Thursday, February 5, 2015

A new recipe for low-density steel that has a combination of strength and malleability beyond that of the lightest, strongest known metals is reported in Nature


Brittle intermetallic compound makes ultrastrong low-density steel with large ductility

Although steel has been the workhorse of the automotive industry since the 1920s, the share by weight of steel and iron in an average light vehicle is now gradually decreasing, from 68.1 per cent in 1995 to 60.1 per cent in 2011 . This has been driven by the low strength-to-weight ratio (specific strength) of iron and steel, and the desire to improve such mechanical properties with other materials. Recently, high-aluminium low-density steels have been actively studied as a means of increasing the specific strength of an alloy by reducing its density. But with increasing aluminium content a problem is encountered: brittle intermetallic compounds can form in the resulting alloys, leading to poor ductility. Here we show that an FeAl-type brittle but hard intermetallic compound (B2) can be effectively used as a strengthening second phase in high-aluminium low-density steel, while alleviating its harmful effect on ductility by controlling its morphology and dispersion. The specific tensile strength and ductility of the developed steel improve on those of the lightest and strongest metallic materials known, titanium alloys. We found that alloying of nickel catalyses the precipitation of nanometre-sized B2 particles in the face-centred cubic matrix of high-aluminium low-density steel during heat treatment of cold-rolled sheet steel. Our results demonstrate how intermetallic compounds can be harnessed in the alloy design of lightweight steels for structural applications and others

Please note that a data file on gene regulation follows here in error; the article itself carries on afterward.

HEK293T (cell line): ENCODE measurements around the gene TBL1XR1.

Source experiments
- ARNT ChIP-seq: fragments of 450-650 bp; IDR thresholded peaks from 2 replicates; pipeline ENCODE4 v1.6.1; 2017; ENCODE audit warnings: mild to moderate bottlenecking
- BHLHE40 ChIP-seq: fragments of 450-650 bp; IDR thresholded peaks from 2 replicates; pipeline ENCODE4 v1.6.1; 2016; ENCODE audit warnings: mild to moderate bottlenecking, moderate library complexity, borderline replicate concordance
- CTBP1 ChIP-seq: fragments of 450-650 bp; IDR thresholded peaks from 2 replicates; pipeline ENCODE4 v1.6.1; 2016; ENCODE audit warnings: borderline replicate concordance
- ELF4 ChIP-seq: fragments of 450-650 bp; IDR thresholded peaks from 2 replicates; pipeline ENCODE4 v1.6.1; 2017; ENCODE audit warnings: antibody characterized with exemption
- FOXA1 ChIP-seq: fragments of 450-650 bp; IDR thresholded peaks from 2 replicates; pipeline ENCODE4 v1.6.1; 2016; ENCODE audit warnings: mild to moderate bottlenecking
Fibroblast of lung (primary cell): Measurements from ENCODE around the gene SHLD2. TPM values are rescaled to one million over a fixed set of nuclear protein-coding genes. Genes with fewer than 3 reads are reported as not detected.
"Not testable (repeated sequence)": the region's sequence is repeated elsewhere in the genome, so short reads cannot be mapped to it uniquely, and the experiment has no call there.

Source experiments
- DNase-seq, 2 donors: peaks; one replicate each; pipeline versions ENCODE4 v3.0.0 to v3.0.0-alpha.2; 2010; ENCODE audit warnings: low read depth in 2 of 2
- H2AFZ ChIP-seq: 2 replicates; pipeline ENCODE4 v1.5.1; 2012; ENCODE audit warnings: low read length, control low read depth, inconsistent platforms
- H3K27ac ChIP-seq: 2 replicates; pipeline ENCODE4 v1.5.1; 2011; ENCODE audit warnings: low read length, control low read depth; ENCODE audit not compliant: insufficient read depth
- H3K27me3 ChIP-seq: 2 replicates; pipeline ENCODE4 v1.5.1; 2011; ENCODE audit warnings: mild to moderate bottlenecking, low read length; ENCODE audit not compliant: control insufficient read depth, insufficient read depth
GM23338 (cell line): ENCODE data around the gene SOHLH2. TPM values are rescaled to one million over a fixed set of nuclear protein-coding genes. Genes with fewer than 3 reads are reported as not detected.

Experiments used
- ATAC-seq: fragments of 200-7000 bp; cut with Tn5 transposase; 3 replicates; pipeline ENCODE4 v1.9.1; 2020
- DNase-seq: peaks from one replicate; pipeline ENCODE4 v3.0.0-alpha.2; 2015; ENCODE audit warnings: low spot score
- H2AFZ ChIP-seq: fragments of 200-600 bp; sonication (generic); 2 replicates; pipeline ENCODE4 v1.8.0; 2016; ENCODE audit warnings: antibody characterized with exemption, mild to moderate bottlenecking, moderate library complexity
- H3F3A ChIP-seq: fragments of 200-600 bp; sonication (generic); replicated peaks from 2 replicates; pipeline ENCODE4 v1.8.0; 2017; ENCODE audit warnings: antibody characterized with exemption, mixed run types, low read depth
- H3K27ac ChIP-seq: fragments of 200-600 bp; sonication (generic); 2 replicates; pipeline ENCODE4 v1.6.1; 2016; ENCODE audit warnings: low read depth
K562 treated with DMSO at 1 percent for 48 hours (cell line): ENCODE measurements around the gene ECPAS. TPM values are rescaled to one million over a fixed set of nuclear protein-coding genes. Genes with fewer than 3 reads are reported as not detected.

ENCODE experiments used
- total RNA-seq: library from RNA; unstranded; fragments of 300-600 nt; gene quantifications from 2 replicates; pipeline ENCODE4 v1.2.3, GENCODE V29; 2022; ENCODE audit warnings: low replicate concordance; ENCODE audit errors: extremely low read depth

a, As-cold-rolled microstructure consisting of austenite matrix (γ) and B2 stringer bands. RD, rolling direction; ND, normal direction. b, Annealed microstructure having fine B2 precipitates in between the retained B2 bands in austenite matrix. c, Scanning TEM image of the annealed high-specific-strength steel (HSSS) showing morphologies of B2 particles. The inset shows the selected area diffraction pattern of a B2 precipitate. d, Partitioning of alloying elements between B2 precipitate and austenite matrix. e, Sketches illustrating the formation mechanism of B2 precipitates of types 2 and 3 in b.


Read original article at A lighter, stronger, flexible steel

About the Author

Prejeesh Sreedharan

Author & Editor

I am a Biotechnologist very much interested in #SciTech (Science And Technology). I closely follow the developments in medical science and life science. I am also very enthusiast in the world of electronics, information technology and robotics. I always looks for ways to make complicated things simpler. And I always believes simplest thing is the most complicated ones.

 
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